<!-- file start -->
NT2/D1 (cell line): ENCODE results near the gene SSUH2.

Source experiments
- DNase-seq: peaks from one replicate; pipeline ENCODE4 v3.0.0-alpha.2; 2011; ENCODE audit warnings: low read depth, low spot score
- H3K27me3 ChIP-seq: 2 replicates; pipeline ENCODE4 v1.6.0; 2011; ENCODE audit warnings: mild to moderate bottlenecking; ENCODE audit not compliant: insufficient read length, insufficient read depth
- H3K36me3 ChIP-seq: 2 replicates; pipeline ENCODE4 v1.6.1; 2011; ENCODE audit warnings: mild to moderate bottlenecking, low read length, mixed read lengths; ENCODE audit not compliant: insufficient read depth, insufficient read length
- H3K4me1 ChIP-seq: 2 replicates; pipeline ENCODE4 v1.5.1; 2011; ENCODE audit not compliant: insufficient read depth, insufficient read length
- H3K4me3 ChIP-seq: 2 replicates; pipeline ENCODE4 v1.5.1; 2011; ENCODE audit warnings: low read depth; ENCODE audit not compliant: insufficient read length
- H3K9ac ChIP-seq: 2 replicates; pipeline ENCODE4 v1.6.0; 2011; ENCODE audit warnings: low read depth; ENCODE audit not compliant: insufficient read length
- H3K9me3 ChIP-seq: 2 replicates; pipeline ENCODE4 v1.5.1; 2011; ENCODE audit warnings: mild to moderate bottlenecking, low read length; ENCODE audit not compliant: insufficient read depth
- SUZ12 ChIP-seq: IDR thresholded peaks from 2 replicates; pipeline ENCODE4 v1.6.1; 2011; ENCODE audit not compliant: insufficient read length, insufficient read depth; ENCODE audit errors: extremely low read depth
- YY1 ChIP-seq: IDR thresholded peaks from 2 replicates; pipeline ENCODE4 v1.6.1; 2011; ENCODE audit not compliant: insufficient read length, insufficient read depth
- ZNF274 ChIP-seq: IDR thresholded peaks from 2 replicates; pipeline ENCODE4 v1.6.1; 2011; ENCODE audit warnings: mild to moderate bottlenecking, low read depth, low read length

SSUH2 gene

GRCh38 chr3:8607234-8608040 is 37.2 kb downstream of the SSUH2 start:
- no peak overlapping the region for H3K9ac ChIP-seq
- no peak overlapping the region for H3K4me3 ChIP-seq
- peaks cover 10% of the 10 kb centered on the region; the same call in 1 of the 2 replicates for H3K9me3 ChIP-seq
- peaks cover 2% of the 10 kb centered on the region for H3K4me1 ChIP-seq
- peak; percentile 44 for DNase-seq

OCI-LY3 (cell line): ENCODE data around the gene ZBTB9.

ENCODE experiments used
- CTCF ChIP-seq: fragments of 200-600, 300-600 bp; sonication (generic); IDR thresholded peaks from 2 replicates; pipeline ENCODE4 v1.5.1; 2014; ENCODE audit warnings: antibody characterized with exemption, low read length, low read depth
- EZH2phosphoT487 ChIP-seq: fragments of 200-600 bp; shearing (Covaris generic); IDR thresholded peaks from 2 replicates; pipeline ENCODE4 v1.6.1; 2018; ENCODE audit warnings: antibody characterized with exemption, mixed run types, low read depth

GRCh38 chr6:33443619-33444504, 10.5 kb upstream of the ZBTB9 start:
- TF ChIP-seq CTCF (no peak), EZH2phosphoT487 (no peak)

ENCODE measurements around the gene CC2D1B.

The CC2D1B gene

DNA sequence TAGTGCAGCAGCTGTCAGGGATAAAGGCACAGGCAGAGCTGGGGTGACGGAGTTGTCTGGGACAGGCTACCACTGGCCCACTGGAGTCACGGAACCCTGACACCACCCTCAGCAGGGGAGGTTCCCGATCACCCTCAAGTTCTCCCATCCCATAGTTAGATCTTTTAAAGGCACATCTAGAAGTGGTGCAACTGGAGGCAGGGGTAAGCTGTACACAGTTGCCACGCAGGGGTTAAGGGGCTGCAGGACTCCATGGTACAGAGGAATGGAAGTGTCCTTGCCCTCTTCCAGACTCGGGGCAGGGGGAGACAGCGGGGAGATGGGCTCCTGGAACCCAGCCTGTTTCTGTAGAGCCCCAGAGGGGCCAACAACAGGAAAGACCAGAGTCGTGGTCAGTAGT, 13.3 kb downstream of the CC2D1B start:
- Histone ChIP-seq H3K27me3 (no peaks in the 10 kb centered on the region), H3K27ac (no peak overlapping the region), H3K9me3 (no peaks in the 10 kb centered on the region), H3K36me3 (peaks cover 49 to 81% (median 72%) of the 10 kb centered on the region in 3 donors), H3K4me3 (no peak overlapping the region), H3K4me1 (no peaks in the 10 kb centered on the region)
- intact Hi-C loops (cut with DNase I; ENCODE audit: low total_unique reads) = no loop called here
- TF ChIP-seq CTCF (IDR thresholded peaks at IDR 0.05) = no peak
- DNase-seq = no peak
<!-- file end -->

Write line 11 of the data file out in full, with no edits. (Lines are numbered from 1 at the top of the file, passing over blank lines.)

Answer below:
- YY1 ChIP-seq: IDR thresholded peaks from 2 replicates; pipeline ENCODE4 v1.6.1; 2011; ENCODE audit not compliant: insufficient read length, insufficient read depth